So far, no one has come forward to claim Enkaz, but the firefighter is keeping him safe in the meantime, providing food and shelter. “I see a sadness in this cat,” the firefighter said after rescuing him. “I keep it by my side in case the owner comes, but if the owner doesn’t come out, I’m thinking of taking him with me. It will be a memory.” Fortunately, Enkaz has found a safe haven after everything he has been through, so we hope this is the start of a beautiful relationship between the cat and his rescuer.

Both Enkaz and his handsome owner have been the subject of online buzz

Tweets from smitten ladies:

If you want to keep up to date on their adventures, you can follow Cakas on Instagram. The firefighter has also created an Instagram account for Enkaz the cat.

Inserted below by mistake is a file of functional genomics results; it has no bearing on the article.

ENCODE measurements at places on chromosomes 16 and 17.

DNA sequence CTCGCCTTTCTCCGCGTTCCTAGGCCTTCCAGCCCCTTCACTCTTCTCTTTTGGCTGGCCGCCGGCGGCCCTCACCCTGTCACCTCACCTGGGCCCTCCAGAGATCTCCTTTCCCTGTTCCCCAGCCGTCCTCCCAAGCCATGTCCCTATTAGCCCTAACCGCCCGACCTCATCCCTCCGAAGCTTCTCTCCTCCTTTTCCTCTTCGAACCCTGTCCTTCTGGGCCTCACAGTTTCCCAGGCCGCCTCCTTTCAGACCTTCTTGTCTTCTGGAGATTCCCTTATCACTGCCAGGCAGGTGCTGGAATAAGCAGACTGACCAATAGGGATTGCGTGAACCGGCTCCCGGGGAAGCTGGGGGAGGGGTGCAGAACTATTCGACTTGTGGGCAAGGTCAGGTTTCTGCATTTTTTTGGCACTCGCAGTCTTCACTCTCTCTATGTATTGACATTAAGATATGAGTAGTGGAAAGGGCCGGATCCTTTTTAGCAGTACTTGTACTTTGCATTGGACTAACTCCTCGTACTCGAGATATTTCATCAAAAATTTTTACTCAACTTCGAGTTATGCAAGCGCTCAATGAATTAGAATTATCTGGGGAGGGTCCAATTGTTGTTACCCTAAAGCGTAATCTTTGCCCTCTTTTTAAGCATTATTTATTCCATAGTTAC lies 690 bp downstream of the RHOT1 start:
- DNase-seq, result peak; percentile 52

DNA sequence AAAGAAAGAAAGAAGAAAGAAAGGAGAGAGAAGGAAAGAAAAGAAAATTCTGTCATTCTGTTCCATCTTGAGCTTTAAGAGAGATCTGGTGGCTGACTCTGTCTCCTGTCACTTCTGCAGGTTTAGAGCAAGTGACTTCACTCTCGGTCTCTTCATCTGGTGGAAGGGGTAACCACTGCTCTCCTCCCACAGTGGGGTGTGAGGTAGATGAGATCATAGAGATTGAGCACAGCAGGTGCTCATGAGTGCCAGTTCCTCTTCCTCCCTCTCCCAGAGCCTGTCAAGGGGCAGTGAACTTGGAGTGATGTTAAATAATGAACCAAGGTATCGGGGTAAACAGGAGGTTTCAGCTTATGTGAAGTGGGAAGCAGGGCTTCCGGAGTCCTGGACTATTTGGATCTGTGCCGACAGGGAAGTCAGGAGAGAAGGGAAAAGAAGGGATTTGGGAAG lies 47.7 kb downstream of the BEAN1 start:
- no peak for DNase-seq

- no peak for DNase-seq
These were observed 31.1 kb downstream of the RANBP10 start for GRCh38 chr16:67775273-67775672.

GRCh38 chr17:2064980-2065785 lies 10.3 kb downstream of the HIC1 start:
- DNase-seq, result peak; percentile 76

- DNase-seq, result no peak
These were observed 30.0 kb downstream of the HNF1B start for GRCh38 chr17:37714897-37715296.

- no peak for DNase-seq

And this just in: the happy news from Laughing Squid:

Yes, man and cat are one now, and the women will be after the pair! Here’s a video and two Instagrams:


Lagniappe: “Dude,” a museum cat who inhabits the Delaware Museum of Nature & Science in Wilmington, Delaware. As you can see, he’s well taken care of.

h/t: Tom, Amy

Caturday felid trifecta: Chemistry with cats; cat puts itself to sleep in miniature bed; Mr. Kitters, cat photographer

February 25, 2023 • 9:30 am

My colleagues (and now coauthors) Anna Krylov, a quantum chemist, and her partner Jay Tanzman, a freelance statistician, have collaborated on a cat-imbued article at the Heterodox STEM site. The intro says that the piece was inspired by the ailurophilia of this site, so I am proud.

Anna and Jay discuss the several ways they have brought cats into published discussions of chemistry, especially in the illustrations. There is of course Schrödinger’s cat, but I’ll give a few other examples from their paper below (click screenshot to read):

From the intro: a recursion!